What is the existing NHS contractual duty of candour?
Robert Francis QC made a series of recommendations concerning openness, transparency and candour.
In response, the Government has, to date, introduced the NHS Commissioning Board and Clinical Commissioning Groups (Responsibilities and Standing Rules) Regulations 2012 (SI 2012/2996). Regulations 16 to 18 required the duty of candour to take effect in contractual form from 1 April 2013 by way of being included in the NHS Standard Contract 2013/14, and is mirrored in the subsequent 2014/15 contract.
The NHS Standard Contract is used by all organisations commissioning NHS healthcare services, although this is subject to various exceptions. Where used, the contract requires all NHS and non NHS Providers of services to patients to comply with the duty of candour. The contractual duty of candour appears in Specific Condition 35 and operates on the following basis:
- It will apply to individual patient safety incidents that result in moderate harm (a patient safety incident that resulted in a moderate increase in treatment and which caused significant but not permanent harm), severe harm (a patient safety incident that appears to have resulted in permanent harm), or death.
- Immediately on becoming aware of the occurrence or suspected occurrence, the incident should be appropriately reported.
- As soon as practical, a full investigation should be implemented.
- Within 10 days, Relevant Persons (i.e. the Service User, family or carer for example) should be informed that the incident has occurred or is suspected to have occurred. That notification must where possible:
- Be verbal, and conducted in person by one or more representatives of the Provider, including where possible the clinician responsible for the episode of care.
- Provide all facts known about the incident.
- Include an appropriate apology.
- Be accompanied by the offer of a written notification.
- Be recorded in writing for audit purposes.
- The Service User and any other Relevant Person must be given all necessary support.
- As soon as practical the Relevant Person should be offered a step by step explanation of the events and circumstances, which should be updated regularly as the investigation proceeds. Regard should also be given to equity of access, equality and non-discrimination in this process.
- Within 10 days following the investigation being signed off as being complete, provide the Relevant Person with a copy of the investigation report.
- Record for audit purposes any refusal by the Relevant Person of a meeting, other contact or the provision of information.
- Maintain full written records of any meeting or contact.
If a complaint is received from (a) a Relevant Person, (b) a commissioner, (c) Local Healthwatch or (d) any healthcare professional involved in the care of the Service User, and makes reference to a failure to disclose a reportable patient safety incident, the P
provider must notify the commissioner in writing providing full details of the complaint.
Failure to comply with Specific Condition 35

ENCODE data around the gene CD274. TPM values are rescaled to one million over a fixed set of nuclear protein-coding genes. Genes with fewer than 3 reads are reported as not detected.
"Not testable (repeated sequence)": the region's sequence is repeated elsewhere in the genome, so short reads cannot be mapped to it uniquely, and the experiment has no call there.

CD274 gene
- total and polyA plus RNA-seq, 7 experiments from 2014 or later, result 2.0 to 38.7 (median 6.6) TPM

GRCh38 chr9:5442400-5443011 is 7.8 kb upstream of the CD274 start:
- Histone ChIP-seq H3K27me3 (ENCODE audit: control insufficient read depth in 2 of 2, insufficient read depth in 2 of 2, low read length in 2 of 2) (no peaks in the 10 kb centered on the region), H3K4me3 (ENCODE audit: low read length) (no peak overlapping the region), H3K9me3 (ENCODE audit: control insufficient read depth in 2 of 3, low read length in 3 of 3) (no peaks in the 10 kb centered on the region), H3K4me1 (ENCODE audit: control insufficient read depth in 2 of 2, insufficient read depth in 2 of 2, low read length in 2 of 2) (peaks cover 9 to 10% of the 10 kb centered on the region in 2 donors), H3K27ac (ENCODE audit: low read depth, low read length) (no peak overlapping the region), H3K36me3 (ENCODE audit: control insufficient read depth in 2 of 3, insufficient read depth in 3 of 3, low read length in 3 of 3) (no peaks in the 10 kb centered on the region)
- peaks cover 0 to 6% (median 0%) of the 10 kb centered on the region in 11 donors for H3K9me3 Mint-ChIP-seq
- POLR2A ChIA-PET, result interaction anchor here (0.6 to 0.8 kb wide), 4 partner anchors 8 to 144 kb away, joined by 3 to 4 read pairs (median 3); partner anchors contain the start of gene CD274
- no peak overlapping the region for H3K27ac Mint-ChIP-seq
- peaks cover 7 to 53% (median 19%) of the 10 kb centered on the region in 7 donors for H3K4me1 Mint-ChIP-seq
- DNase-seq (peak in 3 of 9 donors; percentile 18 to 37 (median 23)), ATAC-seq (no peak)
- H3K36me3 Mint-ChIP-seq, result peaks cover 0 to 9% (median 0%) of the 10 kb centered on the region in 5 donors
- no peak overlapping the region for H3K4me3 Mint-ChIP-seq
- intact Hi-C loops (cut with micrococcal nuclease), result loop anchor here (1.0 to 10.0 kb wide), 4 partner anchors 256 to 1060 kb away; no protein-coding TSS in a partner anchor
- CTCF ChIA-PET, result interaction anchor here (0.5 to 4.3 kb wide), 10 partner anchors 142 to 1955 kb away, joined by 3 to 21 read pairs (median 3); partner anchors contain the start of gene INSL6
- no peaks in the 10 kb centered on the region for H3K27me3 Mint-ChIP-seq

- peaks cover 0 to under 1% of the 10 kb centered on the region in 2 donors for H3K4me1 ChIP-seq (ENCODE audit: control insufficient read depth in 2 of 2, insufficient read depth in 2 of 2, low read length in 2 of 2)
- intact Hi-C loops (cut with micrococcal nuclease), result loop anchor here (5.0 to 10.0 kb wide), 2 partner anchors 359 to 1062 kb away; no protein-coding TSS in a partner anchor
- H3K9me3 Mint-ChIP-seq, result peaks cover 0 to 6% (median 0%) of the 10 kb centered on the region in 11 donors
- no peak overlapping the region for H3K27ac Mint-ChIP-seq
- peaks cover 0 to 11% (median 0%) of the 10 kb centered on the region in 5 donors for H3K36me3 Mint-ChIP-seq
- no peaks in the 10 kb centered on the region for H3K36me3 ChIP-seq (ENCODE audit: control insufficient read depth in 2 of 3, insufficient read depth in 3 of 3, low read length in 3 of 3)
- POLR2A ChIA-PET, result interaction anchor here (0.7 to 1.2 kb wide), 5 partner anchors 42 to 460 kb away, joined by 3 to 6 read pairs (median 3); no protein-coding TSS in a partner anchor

In these circumstances the commissioner may:
- Notify the Care Quality Commission of that failure.
- Require the Provider to provide any Relevant Person with a written apology and explanation for that failure signed by the Provider's CEO, and copied to the commissioner.
- Require the provider to publish details of that failure prominently on its website.
- Where a provider is found not to have been open, the commissioner can implement the consequences set out in the contract, namely recovery of the cost of the episode of care or £10,000 if the cost is unknown.
As the NHS "Being Open" guidance also continues to apply to the communication of patient safety incidents, a lot of issues are open to interpretation.
The Health Act 2009 requires all NHS organisations to have regard to the NHS Constitution which already provides that: "The NHS also commits … when mistakes happen … to acknowledge them, apologise … and put things right quickly and effectively". From this perspective it would appear that the impact of the contractual duty of candour should be minimal. However the 2009 Health Act only requires NHS organisations to have regard to the NHS Constitution, not to mandatorily follow it. In contrast, the above duty of candour is contractual, and creates a contractual obligation.
It is anticipated that costs related to increased clinical negligence claims generated by increased awareness of patient safety incidents may be inevitable. Certainly if an organisation governed by the NHS Standard Contract in its service provision feels that the incident is such that it triggers the contractual duty of candour, then the above steps should be taken. Beyond this, there is yet no additional statutory duty or obligation.
However, there is a difficult balance to be struck between saying sorry and providing an offer of an explanation, for example by way of a meeting to discuss investigation findings; and potentially going beyond factual issues as to what happened by subsequently admitting liability without good reason. That difficult balance remains, and will be explored further in an article in our Summer edition.